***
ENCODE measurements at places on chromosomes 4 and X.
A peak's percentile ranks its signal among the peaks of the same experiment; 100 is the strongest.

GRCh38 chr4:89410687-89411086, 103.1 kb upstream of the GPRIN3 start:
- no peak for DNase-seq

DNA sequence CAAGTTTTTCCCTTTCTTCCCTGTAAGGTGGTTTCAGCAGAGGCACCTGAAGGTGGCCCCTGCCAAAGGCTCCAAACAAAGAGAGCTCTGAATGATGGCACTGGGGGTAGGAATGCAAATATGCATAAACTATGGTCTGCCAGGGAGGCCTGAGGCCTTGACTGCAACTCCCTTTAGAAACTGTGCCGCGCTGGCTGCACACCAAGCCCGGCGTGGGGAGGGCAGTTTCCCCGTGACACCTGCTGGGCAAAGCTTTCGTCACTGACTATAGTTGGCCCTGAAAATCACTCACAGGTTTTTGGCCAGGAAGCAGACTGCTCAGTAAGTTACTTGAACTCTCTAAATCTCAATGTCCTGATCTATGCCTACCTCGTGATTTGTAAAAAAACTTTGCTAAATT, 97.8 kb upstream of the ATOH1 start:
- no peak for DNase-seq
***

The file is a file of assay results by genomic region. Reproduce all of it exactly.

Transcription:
ENCODE measurements at places on chromosomes 4 and X.
A peak's percentile ranks its signal among the peaks of the same experiment; 100 is the strongest.

GRCh38 chr4:89410687-89411086, 103.1 kb upstream of the GPRIN3 start:
- no peak for DNase-seq

DNA sequence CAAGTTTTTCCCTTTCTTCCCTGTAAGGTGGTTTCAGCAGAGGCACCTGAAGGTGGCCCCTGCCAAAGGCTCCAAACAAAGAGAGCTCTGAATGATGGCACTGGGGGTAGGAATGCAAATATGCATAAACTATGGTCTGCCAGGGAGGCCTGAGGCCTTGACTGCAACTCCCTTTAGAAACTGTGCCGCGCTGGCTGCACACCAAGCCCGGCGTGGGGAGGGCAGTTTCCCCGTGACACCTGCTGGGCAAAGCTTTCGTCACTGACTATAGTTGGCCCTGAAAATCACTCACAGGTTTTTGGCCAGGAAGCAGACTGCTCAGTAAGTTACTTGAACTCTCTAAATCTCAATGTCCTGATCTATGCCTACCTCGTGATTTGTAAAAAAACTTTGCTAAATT, 97.8 kb upstream of the ATOH1 start:
- no peak for DNase-seq